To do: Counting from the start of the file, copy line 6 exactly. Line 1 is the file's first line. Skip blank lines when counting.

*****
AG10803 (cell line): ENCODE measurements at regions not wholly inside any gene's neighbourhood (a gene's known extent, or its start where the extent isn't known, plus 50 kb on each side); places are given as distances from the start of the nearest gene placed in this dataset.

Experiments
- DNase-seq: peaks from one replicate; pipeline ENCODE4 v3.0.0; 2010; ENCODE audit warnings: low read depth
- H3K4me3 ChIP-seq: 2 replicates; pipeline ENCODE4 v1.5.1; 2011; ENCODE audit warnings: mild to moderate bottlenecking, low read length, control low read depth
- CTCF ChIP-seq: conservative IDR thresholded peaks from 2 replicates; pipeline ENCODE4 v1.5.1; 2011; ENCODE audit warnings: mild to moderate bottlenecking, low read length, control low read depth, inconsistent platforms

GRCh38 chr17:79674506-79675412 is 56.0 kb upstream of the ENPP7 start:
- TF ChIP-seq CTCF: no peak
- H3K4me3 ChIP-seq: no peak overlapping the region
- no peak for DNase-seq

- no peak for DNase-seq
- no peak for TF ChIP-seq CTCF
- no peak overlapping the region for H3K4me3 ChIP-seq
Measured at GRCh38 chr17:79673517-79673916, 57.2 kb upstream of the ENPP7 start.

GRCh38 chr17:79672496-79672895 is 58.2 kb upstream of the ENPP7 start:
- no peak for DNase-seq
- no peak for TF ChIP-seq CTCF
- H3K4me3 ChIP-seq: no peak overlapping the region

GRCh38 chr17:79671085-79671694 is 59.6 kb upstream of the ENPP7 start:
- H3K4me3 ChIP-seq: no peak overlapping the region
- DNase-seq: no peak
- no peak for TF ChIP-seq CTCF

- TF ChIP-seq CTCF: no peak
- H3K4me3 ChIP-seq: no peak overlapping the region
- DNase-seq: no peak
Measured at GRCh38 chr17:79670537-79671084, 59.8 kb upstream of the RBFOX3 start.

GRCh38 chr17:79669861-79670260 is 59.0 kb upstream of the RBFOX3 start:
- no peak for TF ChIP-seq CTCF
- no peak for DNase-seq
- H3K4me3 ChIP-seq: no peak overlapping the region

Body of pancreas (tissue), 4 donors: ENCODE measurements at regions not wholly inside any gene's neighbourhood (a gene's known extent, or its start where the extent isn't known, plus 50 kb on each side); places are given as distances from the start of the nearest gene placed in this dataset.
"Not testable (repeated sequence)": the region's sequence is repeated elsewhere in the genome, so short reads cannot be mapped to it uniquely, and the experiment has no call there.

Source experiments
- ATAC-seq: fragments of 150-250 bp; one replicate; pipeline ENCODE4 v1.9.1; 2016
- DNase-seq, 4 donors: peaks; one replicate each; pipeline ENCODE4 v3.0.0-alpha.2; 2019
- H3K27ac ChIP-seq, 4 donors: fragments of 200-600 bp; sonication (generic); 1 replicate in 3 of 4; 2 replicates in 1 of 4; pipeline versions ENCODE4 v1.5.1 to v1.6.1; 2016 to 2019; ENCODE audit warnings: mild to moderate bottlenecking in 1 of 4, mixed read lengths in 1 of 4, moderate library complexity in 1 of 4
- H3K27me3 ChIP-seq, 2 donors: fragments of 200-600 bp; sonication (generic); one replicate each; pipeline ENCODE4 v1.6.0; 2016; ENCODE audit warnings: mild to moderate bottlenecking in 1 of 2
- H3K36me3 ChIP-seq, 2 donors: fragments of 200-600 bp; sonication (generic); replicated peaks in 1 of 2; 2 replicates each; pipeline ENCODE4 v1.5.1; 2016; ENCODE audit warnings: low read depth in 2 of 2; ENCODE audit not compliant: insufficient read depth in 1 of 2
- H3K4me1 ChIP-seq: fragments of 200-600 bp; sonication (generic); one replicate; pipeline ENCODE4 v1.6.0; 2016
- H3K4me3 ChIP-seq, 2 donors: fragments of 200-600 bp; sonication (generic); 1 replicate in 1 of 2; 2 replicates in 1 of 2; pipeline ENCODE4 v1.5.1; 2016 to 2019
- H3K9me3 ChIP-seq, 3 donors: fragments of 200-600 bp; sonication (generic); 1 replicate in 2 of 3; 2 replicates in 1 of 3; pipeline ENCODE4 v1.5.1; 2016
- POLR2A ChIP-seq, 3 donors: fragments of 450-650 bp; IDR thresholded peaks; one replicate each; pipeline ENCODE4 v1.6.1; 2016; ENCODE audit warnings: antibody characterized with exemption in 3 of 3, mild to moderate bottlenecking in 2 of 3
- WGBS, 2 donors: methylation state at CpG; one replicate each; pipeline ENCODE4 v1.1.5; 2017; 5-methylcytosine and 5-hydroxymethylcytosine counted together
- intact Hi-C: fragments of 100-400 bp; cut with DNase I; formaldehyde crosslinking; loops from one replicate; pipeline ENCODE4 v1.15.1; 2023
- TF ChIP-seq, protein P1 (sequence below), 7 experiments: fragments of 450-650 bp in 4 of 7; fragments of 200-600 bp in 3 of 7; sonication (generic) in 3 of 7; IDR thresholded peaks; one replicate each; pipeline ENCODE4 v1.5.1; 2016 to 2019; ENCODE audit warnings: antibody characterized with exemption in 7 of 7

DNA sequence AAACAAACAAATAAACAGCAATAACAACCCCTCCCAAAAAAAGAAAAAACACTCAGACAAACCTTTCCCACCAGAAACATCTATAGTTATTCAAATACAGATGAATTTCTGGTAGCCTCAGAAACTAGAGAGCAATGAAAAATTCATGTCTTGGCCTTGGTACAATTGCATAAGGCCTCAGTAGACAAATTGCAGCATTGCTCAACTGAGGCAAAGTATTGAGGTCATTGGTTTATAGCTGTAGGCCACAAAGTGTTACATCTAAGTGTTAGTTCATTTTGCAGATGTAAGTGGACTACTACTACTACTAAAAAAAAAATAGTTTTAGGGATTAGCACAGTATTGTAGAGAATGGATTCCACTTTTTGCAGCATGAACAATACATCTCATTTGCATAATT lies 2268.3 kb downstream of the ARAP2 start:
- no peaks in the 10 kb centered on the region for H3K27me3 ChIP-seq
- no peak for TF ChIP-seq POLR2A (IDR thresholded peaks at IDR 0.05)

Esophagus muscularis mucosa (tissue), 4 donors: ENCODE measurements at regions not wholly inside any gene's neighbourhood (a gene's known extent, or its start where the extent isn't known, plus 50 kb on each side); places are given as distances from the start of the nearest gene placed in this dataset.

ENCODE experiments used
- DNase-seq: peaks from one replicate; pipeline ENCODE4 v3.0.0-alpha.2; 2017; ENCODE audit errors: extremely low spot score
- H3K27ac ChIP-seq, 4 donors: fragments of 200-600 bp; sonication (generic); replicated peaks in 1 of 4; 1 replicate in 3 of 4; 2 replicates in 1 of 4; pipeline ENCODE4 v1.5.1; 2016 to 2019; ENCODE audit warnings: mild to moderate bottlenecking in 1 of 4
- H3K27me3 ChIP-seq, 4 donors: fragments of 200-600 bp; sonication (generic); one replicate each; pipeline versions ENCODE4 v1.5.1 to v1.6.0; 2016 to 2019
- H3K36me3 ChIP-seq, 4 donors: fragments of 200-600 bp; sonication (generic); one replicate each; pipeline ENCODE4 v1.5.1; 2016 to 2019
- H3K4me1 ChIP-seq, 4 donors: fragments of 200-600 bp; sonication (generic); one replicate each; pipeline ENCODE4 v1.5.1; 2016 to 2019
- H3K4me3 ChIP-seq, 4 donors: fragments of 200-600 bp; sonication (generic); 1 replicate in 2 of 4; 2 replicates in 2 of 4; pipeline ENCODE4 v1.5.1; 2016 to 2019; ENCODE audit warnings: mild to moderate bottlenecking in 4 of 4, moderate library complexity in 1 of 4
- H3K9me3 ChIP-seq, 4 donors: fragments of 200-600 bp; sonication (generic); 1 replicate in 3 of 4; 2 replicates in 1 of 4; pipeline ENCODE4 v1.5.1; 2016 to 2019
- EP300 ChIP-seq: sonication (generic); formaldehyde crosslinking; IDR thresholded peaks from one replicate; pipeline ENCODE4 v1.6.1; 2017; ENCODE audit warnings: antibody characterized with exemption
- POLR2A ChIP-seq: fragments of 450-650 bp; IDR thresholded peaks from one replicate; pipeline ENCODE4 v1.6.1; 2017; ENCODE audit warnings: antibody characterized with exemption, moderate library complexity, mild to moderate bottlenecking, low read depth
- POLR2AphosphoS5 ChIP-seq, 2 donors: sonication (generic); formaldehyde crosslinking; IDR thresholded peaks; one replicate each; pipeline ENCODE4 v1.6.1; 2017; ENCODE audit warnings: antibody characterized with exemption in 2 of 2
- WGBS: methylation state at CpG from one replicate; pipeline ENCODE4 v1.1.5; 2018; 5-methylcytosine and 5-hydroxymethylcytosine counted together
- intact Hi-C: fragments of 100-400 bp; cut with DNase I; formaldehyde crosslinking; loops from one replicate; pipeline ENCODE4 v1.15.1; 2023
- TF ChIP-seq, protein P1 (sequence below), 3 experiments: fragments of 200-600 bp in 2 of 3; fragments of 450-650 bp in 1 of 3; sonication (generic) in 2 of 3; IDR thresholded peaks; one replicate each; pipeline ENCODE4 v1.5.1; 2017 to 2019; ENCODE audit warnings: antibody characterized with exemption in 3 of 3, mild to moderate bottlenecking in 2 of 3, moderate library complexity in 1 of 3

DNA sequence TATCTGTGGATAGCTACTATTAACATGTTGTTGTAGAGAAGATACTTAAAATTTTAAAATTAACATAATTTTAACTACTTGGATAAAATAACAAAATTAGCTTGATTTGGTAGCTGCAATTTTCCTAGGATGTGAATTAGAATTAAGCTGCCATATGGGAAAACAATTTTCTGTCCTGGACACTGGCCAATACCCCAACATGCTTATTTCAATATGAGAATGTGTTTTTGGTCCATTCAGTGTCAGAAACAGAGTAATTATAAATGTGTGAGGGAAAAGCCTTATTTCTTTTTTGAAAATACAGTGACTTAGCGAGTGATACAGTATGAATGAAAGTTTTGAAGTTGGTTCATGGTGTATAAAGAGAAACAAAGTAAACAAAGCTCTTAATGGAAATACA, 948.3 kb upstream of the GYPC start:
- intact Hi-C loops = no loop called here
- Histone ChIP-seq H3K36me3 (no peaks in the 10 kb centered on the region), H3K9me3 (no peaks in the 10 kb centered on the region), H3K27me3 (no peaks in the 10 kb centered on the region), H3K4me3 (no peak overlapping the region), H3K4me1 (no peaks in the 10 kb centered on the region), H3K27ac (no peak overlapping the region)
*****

GRCh38 chr17:79674506-79675412 is 56.0 kb upstream of the ENPP7 start: